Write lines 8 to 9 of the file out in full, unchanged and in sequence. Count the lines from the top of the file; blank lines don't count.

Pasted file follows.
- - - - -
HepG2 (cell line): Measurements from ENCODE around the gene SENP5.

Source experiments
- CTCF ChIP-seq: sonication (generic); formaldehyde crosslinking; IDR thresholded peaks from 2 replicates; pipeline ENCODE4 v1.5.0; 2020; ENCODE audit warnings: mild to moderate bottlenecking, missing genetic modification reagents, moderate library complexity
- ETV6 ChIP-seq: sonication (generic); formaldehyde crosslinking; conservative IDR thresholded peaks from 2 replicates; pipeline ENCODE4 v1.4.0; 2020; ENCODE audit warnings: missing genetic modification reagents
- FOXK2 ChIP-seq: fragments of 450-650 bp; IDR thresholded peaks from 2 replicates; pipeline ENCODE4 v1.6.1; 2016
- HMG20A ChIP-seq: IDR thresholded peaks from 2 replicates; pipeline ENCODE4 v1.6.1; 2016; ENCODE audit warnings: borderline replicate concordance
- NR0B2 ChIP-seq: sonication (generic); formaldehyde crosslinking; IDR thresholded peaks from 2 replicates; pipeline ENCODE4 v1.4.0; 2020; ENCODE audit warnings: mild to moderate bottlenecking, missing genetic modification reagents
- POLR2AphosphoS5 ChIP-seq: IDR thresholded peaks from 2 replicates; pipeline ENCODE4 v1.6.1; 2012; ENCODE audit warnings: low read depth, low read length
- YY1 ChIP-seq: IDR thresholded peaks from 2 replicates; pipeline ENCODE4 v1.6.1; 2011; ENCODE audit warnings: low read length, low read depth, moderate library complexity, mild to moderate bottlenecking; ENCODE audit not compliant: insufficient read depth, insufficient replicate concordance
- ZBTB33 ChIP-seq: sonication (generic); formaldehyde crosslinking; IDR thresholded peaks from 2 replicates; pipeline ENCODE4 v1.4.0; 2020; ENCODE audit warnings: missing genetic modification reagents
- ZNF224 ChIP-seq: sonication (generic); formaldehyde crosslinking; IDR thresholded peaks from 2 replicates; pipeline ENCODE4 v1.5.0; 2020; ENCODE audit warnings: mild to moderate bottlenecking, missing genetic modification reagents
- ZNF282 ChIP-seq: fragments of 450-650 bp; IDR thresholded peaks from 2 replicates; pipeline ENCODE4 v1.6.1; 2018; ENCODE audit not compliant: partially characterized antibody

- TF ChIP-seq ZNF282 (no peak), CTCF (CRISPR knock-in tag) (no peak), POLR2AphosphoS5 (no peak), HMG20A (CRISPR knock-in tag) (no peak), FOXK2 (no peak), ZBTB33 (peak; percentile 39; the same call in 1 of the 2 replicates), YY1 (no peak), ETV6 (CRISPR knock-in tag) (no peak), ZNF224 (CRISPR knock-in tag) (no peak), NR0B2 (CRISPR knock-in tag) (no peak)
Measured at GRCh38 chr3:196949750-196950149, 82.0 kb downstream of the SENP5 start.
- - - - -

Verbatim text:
- POLR2AphosphoS5 ChIP-seq: IDR thresholded peaks from 2 replicates; pipeline ENCODE4 v1.6.1; 2012; ENCODE audit warnings: low read depth, low read length
- YY1 ChIP-seq: IDR thresholded peaks from 2 replicates; pipeline ENCODE4 v1.6.1; 2011; ENCODE audit warnings: low read length, low read depth, moderate library complexity, mild to moderate bottlenecking; ENCODE audit not compliant: insufficient read depth, insufficient replicate concordance